AboutEating my way through the Big Apple and around the world.
Always in favor of extraordinary flavor versus saving a few calories, I’m constantly seeking the best restaurants, recipes, and random little food finds. This blog chronicles my discoveries, most of which are located in New York City, the foodie heaven I am fortunate to call home.
I am an editor at Zagat, but all opinions on this blog are mine and have nothing to do with my employer.
I take my photos with a point-and-shoot Canon PowerShot SD850. Which goes to show that if you're passionate about photography but can't afford fancy camera equipment, you can still take quality photos.
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New York Restaurants
Food in NYC
Eating Around The World
Recipes and Food Finds
Such an awesome idea—What Happens When is a pop-up restaurant that changes everything about its concept (food, design, music) every month for nine months. I love the collaborative creativity behind this project, and the fact that it’s in my neighborhood (and not Brooklyn, where it most definitely would be at home).
I was so excited to finally try the second “movement” last week (reservations are difficult—probably more so now that the Times review came out the nite I was there). I had heard such great things about the first menu that I was willing to fork over $58 for the three-course prix fixe.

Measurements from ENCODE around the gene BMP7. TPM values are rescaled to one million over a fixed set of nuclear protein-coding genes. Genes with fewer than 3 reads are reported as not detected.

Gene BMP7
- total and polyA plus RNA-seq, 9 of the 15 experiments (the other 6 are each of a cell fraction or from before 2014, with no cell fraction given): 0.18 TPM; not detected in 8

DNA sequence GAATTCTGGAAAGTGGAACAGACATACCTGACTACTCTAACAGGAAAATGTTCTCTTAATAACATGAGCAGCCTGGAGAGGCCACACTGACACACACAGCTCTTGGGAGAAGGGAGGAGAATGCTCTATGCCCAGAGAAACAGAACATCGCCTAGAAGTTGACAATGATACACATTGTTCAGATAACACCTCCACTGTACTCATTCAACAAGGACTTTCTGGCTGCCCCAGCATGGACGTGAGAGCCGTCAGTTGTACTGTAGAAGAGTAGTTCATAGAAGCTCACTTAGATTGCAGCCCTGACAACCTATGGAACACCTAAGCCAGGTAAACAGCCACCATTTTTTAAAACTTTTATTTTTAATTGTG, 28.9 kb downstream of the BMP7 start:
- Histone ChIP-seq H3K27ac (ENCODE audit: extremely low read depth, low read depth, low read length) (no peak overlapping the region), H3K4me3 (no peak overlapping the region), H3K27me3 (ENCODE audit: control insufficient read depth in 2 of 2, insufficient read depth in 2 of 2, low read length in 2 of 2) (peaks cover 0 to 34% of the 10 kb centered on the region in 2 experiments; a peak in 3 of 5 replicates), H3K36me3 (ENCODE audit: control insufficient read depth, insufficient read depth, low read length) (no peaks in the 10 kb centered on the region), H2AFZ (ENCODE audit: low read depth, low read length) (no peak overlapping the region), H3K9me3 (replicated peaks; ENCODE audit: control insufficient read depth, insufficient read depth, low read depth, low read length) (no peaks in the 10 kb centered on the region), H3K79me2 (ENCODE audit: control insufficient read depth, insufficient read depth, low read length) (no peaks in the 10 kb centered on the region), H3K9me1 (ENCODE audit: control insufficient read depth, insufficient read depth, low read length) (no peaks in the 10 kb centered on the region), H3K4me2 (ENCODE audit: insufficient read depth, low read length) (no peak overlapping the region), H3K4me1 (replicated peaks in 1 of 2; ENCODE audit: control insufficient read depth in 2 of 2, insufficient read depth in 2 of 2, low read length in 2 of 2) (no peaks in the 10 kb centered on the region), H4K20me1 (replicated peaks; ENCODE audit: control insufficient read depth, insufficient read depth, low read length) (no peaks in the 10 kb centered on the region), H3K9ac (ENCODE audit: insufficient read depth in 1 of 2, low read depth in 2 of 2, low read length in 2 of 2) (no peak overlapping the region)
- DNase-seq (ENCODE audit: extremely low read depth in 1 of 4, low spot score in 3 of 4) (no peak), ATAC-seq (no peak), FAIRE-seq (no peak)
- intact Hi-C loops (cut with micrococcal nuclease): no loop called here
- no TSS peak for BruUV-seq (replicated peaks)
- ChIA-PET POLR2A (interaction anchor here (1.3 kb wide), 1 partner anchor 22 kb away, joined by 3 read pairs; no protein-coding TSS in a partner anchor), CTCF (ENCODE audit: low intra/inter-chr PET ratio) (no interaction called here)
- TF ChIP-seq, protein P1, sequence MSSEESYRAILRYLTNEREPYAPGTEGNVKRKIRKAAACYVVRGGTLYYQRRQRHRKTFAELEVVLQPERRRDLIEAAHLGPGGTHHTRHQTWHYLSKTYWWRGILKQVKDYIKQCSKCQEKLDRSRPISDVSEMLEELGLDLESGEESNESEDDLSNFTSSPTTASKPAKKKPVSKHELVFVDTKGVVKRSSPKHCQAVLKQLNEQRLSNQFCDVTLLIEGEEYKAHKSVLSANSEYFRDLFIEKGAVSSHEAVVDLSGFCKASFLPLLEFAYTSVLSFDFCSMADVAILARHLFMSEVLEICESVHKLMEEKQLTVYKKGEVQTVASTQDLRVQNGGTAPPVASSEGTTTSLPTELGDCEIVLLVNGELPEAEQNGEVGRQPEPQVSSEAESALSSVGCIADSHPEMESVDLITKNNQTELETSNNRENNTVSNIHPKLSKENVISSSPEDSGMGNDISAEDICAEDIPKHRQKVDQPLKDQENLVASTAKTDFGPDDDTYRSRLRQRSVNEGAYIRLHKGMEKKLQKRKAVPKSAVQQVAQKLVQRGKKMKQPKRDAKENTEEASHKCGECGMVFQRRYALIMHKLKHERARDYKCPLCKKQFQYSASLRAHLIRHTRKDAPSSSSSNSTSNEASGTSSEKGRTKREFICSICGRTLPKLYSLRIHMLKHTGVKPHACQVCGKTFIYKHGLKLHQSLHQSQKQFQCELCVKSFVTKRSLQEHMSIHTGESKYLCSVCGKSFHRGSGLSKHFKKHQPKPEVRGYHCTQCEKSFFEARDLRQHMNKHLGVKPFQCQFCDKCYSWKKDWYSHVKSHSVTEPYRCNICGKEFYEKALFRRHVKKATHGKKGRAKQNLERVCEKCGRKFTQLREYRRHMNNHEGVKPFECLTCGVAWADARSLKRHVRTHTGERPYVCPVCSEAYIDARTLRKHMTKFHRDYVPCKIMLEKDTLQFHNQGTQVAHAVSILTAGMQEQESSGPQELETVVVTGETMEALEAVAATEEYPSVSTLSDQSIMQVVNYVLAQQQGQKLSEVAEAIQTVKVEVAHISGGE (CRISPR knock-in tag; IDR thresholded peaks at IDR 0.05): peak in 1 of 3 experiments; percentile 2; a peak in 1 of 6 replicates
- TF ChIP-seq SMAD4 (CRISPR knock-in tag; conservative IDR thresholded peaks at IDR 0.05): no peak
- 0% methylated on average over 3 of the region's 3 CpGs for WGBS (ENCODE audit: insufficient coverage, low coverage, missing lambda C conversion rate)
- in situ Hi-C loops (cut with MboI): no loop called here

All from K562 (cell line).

With tax, tip, and one glass of wine, I ended up spending almost $100—a huge splurge for me. Unfortunately, the meal didn’t blow my mind. The complimentary Prosecco and pine liqueur cocktail was unpleasant, the forest mushroom salad was somewhat soggy, the brook trout with beets and orange spice panna cotta were both average.
If I’m going to pay that much for food, I better go nuts for it. And for something that was funded by mostly $5 and $25 donations on Kickstarter, this place should be more accessible to foodies of all income levels (perhaps that’s why it’s in Manhattan).
I’m torn about trying it next month. I really wanted to love this place so much, but it just fell short for me. Has anyone else been? What did you think?
Balaboosta (Yiddish for perfect housewife) is the new-ish Mediterranean restaurant from Einat Admony, of Taïm fame (aka best falafel sandwich in the city). Her more upscale restaurant (in terms of cooking) made many “Best of” lists for 2010, and rightfully so. I love the homey way it’s decorated; bookshelves actually full of books and trinkets, a cozy dining room with a long communal table, and a big open window kitchen that faces the street.
The food was absolutely delicious, although I don’t see this being a go-to spot for me. It’s great for a date or a subdued dinner with friends or parents, but you can definitely find similar food elsewhere at a lower price point. But fun for a splurge now and again.
We ordered way too much food, from the grilled pizza with carrot purée, caramelized onions, goat cheese, and cilantro to the half chicken cooked under a brick with Israeli couscous with dried apricots. That’s in addition to what’s pictured above and below: the falafel-wrapped meatballs, the hummus (served in a mortar and pestle), and a delectable caramel apple tart. Everything was perfection.